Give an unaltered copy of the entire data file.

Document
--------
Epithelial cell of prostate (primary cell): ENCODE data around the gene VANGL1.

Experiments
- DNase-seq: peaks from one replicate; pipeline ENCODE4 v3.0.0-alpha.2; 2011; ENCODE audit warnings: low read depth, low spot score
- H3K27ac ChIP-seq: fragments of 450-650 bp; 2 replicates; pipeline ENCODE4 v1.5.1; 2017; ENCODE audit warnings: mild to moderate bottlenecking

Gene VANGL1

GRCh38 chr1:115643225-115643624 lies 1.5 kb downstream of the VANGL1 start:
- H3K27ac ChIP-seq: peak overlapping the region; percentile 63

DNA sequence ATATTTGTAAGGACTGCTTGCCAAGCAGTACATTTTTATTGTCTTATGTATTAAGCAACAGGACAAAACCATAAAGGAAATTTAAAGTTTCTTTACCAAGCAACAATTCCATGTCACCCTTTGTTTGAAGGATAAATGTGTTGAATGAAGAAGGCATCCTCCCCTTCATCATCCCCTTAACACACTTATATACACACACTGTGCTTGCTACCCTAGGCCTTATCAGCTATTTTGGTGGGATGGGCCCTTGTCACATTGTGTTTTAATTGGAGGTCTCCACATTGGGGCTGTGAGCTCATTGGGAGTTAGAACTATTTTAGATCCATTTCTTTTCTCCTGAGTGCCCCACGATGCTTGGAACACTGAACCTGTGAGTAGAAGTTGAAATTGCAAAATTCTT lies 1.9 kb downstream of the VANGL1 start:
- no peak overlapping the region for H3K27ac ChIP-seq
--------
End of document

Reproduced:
Epithelial cell of prostate (primary cell): ENCODE data around the gene VANGL1.

Experiments
- DNase-seq: peaks from one replicate; pipeline ENCODE4 v3.0.0-alpha.2; 2011; ENCODE audit warnings: low read depth, low spot score
- H3K27ac ChIP-seq: fragments of 450-650 bp; 2 replicates; pipeline ENCODE4 v1.5.1; 2017; ENCODE audit warnings: mild to moderate bottlenecking

Gene VANGL1

GRCh38 chr1:115643225-115643624 lies 1.5 kb downstream of the VANGL1 start:
- H3K27ac ChIP-seq: peak overlapping the region; percentile 63

DNA sequence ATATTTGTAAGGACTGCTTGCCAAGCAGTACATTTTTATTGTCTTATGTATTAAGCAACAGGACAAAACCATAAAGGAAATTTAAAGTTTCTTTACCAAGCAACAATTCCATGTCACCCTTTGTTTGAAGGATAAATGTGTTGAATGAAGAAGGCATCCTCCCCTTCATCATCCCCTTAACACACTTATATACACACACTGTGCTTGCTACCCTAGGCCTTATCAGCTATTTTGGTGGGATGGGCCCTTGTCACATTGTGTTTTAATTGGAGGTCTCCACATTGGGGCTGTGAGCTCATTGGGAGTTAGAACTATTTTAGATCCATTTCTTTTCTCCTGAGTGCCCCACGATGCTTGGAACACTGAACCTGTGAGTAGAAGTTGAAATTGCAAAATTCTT lies 1.9 kb downstream of the VANGL1 start:
- no peak overlapping the region for H3K27ac ChIP-seq